Bibliochef: What do you eat for comfort food?
Fred: Chicken soup made from our pasture raised chicken is the tops!
Bibliochef: Do you have a favorite restaurant in the Finger Lakes?
Fred: A favorite restaurant would have to include one that specializes in New York and especially Finger Lakes food, wine and micro-brewed beers. The NY Wine and Culinary Center in Canandaigua would be an unbeatable destination!
Bibliochef: Hey,thanks for everything. This has been great and I have learned a lot.So, finally: what am I not asking that I should? What question have you never been asked that you have always wanted to be asked? What's your answer?
Fred: Well, after some thought, I have a few questions!
What are some of the benefits of farming like you do?
It is our distinct pleasure to grow good food that people appreciate and that is totally safe and free from any and all artificial substances. The thanks and appreciation of our enthusiastic customers makes all the effort worthwhile. Finally I get to work in the seasons creating something of objective value; this is more fulfilling than anything I had done previously.
What about the benefits of farmers markets to the customer/consumer?
Customers have an opportunity to purchase the freshest and highest quality products grown locally. Many of these products represent varieties not seen in the produce section of super markets. More over an interaction between consumer and producer is established building a community of trust and respect for the food, the consumer and producer.
When you buy direct from the farmer, you are re-establishing a time-honored connection between the eater and the grower. Knowing the farmer provides insight into the seasons, the weather, and the miracle of raising food. It provides access to a farmer and frequently the farm where adults and children can go to learn about nature and agriculture.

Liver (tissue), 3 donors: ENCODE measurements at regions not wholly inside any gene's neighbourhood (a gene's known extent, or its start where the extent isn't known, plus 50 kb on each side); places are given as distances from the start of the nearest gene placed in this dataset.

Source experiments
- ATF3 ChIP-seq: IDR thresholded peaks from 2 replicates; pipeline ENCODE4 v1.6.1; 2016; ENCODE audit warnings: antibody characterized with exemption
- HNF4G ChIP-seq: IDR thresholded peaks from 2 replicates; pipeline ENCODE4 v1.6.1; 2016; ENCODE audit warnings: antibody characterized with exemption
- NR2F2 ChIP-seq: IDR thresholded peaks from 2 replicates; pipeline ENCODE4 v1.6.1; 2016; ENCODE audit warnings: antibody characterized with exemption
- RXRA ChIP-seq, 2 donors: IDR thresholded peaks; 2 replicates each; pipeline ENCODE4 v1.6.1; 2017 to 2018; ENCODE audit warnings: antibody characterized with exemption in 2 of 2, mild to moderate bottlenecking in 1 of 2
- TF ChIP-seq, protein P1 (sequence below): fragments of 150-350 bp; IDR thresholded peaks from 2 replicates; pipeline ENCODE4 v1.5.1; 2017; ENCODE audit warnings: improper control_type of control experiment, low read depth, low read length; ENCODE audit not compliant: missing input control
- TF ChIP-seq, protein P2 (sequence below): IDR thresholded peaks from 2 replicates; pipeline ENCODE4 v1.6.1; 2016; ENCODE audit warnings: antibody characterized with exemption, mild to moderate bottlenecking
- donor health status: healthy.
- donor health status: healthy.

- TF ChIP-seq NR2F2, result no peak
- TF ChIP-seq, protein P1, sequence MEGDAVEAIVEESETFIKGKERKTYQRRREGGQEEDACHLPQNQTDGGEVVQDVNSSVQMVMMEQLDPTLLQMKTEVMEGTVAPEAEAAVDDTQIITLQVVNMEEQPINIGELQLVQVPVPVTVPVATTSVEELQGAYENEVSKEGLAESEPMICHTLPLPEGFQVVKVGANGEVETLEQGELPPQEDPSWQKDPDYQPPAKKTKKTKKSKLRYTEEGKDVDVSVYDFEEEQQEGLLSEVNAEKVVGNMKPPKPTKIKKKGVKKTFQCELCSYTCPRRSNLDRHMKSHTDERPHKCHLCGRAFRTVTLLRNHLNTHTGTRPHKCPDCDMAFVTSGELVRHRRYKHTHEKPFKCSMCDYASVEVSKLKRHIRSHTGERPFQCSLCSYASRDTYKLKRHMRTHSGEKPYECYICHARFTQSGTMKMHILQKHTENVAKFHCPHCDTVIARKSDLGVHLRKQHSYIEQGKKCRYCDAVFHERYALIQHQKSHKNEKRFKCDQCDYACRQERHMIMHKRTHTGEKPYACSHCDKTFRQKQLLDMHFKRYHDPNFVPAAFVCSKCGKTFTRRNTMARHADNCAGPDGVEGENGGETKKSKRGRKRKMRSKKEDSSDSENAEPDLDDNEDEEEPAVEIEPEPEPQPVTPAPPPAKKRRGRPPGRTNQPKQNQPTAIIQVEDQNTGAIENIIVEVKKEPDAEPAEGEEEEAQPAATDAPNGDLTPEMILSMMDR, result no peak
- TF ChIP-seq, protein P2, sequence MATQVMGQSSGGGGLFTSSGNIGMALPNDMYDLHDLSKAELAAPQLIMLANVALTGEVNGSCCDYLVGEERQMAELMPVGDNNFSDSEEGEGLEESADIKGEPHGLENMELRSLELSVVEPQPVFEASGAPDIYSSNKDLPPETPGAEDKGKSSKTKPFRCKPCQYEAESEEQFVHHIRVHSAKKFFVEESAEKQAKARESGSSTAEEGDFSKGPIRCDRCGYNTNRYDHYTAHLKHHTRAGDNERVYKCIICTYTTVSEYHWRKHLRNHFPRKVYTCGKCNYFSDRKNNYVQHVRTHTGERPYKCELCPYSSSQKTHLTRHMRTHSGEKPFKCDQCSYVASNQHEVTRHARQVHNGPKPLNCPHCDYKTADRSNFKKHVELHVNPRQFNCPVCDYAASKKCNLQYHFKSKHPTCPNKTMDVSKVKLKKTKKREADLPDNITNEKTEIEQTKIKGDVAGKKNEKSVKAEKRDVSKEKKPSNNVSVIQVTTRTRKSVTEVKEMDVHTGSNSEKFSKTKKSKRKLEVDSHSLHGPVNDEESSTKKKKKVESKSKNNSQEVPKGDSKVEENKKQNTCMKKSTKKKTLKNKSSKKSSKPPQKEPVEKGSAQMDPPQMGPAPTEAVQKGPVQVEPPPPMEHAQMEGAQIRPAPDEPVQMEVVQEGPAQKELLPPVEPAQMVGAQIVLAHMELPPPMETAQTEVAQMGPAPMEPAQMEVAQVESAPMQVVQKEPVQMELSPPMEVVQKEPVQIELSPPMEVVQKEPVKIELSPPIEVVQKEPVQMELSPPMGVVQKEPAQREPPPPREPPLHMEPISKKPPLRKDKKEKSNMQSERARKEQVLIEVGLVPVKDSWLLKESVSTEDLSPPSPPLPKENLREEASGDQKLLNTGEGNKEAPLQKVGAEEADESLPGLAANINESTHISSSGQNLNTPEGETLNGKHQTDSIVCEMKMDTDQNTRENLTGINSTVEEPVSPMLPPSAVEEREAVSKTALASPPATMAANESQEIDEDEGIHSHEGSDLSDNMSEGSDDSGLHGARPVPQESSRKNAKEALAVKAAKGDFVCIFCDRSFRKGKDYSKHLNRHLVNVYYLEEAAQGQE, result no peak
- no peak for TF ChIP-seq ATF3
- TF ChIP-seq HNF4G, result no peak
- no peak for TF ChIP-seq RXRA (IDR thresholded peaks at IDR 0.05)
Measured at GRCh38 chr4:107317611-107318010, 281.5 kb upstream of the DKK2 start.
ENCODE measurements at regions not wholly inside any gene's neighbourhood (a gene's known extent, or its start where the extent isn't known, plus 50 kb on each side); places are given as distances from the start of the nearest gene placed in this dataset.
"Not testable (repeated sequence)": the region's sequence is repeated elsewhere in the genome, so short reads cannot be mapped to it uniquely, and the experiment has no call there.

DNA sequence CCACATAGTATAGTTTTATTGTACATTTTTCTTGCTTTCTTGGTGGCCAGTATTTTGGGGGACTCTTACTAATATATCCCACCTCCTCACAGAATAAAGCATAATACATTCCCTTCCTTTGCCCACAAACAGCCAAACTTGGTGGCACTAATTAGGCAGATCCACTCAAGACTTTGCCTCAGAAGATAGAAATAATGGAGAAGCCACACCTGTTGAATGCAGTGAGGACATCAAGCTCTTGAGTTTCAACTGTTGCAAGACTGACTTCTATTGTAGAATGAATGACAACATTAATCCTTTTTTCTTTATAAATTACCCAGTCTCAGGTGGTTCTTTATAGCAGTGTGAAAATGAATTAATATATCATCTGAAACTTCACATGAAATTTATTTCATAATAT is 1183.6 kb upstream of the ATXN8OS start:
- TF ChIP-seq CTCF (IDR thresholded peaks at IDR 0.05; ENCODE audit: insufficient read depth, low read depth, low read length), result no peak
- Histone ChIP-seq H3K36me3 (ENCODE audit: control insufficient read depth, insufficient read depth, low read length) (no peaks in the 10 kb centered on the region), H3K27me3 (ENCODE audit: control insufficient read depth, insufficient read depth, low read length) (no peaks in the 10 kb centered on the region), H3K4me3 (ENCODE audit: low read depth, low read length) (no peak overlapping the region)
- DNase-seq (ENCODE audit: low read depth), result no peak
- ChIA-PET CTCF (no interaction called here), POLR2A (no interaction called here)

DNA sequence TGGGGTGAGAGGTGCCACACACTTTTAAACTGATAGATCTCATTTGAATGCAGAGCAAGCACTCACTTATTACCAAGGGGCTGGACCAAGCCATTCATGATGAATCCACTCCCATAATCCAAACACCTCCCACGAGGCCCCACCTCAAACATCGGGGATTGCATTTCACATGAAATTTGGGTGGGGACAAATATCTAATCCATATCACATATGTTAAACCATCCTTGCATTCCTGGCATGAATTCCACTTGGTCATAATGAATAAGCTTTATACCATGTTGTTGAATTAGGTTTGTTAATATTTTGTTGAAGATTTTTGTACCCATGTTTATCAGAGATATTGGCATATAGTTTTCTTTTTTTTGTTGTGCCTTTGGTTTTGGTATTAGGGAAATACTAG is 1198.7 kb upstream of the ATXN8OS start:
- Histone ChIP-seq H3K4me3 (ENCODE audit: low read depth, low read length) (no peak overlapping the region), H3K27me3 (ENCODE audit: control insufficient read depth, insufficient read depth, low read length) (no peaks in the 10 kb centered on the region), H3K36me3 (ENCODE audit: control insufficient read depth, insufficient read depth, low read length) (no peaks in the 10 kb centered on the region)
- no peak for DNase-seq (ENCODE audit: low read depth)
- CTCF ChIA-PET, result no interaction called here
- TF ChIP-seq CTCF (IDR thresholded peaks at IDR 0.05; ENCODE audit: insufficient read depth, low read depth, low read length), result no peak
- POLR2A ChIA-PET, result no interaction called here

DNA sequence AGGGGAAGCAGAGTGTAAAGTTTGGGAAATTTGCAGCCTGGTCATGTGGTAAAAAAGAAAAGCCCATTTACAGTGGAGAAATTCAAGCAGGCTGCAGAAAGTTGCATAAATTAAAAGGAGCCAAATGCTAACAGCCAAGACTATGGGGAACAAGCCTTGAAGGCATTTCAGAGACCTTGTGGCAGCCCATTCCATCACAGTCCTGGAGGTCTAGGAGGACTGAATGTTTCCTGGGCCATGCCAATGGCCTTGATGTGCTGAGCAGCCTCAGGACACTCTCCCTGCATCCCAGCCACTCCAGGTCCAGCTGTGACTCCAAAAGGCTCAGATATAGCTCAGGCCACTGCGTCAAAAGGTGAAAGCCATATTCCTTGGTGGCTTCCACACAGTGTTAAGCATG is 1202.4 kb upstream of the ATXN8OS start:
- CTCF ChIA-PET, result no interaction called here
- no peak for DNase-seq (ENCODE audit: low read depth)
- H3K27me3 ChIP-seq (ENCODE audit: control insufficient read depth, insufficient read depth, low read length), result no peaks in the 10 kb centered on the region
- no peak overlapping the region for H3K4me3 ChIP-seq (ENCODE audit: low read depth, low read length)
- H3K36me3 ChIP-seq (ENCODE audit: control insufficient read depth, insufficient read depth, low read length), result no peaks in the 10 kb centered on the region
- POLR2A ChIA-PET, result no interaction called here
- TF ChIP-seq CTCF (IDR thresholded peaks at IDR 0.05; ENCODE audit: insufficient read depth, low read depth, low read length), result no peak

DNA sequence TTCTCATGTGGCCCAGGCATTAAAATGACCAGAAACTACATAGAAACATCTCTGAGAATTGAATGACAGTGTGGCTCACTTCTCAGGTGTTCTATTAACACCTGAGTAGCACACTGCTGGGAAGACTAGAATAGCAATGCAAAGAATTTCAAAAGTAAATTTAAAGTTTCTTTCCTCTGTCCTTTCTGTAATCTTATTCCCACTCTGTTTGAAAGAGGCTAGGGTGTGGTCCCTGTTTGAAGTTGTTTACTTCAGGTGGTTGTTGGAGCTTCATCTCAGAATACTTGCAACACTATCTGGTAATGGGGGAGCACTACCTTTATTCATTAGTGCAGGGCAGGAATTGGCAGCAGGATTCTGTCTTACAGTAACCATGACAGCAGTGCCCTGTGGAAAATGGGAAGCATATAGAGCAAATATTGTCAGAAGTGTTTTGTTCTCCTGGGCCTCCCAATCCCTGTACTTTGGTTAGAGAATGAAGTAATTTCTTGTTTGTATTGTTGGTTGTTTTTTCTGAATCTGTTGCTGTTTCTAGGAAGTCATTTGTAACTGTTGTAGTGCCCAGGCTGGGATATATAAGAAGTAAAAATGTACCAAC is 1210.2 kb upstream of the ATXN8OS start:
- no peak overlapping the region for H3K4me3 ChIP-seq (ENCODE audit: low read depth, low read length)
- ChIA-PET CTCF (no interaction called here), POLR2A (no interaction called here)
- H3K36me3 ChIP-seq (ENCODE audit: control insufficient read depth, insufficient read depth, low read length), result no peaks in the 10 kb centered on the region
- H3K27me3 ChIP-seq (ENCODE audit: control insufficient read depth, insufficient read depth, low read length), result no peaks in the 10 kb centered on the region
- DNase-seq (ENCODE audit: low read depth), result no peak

You mention the Little Lakes Food Festival previously, what is that?
The Little Lakes Food Festival is a celebration of Little Finger Lakes food, wine, music and the arts. All Livingston and Ontario counties are included as our four smaller lakes: Conesus, Hemlock, Canadice and Honeoye are entirely contained in these two counties. The festival showcases vendors of local products (52 in 2007) including music, art, food, wine and micro-brewed beers. Tastes are free and there is much to take home. I founded this festival in 2004 and remain the chairman however I have a dedicated staff of volunteers to help plan and carry out the festivities. There is additionally a dinner after the festival closes that is comprised of 100% local foods in multiple courses. Please see the website for details.
How is what you do now different than the corporation?
I am not just a cog in the wheel. From a business perspective a farmer that sells directly to the consumer must wear many more hats than one that sells to a commodity broker. I must perform all jobs not just one! This includes: planning, marketing, sales, R&D, implementation, packing, shipping, answering telephones, correspondence, taxes, etc; have I mentioned actually growing things?
Along with all this is that I am ultimately responsible and accountable for the quality of the product and the bottom line. It is a most rewarding lifestyle.
Bibliochef: Wow. Thanks. And I look forward to seeing you next year at the market! Meanwhile, here's the contact information for Honeyhill Farm:
6241 Price Rd.
Livonia, NY 14487-9523